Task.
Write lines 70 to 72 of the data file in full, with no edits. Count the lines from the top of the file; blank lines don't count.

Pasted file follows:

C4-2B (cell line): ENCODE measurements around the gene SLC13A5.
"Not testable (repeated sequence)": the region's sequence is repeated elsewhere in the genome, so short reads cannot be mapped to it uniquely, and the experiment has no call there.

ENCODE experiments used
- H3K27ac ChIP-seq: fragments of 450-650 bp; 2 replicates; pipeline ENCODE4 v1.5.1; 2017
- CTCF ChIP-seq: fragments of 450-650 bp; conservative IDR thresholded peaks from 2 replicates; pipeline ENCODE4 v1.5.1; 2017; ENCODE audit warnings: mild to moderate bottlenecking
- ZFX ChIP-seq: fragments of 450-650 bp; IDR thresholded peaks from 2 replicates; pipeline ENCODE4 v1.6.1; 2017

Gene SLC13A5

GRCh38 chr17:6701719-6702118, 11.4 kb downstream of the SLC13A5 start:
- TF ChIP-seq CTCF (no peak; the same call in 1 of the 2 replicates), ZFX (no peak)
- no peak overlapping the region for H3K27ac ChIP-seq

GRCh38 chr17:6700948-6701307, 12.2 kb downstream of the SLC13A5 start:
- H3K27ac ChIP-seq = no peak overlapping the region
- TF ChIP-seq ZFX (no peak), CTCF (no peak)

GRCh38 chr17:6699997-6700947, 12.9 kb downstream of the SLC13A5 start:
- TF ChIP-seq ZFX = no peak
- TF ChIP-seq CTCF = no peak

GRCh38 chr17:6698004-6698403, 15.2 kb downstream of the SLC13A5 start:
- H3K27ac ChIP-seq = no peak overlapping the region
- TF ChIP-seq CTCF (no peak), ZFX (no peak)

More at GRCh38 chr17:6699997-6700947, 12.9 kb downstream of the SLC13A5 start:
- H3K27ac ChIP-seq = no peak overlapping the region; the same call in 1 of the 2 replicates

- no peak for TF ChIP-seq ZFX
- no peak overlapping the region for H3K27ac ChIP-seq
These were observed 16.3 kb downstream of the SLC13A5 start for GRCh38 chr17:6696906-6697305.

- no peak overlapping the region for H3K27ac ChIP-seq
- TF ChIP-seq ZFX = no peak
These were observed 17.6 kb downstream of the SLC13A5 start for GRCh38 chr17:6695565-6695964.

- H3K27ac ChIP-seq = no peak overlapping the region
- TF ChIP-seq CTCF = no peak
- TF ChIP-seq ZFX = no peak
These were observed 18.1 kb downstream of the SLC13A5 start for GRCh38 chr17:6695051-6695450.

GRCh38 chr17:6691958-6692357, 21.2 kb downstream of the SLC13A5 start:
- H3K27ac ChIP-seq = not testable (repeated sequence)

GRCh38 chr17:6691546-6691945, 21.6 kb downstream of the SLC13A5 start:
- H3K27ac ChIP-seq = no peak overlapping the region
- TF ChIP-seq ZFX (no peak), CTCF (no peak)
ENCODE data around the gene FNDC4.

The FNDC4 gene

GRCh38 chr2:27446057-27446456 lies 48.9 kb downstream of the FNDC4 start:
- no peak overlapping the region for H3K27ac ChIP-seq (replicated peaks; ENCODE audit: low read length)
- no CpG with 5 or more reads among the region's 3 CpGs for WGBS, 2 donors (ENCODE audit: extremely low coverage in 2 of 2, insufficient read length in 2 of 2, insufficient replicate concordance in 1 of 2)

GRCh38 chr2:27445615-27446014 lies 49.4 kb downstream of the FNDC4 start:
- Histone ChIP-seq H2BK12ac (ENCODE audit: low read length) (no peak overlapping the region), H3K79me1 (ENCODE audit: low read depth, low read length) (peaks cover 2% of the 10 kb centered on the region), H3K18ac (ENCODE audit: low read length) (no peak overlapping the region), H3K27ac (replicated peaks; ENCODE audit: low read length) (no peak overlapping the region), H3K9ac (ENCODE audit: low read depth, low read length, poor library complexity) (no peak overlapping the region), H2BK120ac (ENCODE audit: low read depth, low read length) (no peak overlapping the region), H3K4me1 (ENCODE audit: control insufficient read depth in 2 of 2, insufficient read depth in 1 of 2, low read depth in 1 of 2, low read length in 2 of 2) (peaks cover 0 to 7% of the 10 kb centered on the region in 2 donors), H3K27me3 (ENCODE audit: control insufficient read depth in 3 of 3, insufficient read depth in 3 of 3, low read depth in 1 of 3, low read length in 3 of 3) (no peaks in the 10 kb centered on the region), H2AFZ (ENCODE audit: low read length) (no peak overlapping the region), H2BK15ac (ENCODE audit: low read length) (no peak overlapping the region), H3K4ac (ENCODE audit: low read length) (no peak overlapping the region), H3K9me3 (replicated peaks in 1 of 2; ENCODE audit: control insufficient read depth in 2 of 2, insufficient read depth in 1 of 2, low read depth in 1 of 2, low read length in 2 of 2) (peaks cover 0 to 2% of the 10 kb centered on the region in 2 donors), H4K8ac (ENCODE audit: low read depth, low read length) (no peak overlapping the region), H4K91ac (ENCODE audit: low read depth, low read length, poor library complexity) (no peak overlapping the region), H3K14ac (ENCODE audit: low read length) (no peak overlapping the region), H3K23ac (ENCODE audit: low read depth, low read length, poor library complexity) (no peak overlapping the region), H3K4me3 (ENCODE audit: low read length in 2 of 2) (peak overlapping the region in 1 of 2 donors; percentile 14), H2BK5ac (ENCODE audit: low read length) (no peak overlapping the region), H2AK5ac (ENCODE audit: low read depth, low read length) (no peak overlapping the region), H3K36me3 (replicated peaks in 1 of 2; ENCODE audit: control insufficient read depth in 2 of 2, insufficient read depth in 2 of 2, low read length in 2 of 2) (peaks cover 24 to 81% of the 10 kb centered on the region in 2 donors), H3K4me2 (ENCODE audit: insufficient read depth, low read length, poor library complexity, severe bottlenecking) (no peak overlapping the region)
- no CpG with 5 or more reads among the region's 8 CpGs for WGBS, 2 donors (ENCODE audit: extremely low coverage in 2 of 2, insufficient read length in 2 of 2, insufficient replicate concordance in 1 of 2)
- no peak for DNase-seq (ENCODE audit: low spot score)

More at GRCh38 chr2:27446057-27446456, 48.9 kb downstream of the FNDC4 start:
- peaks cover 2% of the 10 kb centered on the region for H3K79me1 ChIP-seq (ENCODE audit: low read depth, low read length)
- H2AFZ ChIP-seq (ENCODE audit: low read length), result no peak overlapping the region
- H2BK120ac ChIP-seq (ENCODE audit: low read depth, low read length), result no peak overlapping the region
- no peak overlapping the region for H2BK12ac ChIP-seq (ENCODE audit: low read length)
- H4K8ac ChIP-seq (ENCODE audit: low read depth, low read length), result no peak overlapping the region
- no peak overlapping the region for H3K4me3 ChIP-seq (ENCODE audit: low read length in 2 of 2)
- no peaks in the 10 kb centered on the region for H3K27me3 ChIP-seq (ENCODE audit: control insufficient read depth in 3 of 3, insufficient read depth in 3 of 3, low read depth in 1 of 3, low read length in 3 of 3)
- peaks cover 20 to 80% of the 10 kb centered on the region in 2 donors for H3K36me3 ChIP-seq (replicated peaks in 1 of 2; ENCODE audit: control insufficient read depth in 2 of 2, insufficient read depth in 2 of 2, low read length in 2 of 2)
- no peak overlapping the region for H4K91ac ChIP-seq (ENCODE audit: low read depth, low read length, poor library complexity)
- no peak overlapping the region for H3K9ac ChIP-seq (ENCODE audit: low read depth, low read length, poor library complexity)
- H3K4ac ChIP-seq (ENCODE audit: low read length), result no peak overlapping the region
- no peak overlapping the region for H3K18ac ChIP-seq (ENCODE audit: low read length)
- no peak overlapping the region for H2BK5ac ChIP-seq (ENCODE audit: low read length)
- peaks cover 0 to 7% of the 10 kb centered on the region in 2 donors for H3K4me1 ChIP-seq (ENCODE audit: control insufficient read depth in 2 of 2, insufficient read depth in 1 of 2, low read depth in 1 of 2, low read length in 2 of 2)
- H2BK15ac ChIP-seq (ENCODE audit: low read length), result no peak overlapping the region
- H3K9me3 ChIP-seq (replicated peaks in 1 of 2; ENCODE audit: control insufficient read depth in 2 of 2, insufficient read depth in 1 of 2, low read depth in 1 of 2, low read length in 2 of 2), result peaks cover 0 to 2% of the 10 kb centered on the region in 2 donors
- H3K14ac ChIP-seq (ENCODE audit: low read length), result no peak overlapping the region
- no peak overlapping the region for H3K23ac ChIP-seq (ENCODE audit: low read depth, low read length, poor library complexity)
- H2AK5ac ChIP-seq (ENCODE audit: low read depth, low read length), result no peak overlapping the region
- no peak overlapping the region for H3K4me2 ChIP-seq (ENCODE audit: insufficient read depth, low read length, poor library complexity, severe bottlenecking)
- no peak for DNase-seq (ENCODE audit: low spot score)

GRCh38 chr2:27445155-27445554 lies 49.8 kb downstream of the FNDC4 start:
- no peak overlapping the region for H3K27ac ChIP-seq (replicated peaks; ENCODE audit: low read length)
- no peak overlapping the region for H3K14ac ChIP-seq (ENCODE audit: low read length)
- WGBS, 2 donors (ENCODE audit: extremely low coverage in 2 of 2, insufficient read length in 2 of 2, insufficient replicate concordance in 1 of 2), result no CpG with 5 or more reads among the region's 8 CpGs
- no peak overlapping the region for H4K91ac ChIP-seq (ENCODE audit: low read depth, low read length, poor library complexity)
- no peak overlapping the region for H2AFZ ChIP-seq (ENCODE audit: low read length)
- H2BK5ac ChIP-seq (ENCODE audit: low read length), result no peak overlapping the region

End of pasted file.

- no peak overlapping the region for H3K14ac ChIP-seq (ENCODE audit: low read length)
- WGBS, 2 donors (ENCODE audit: extremely low coverage in 2 of 2, insufficient read length in 2 of 2, insufficient replicate concordance in 1 of 2), result no CpG with 5 or more reads among the region's 8 CpGs
- no peak overlapping the region for H4K91ac ChIP-seq (ENCODE audit: low read depth, low read length, poor library complexity)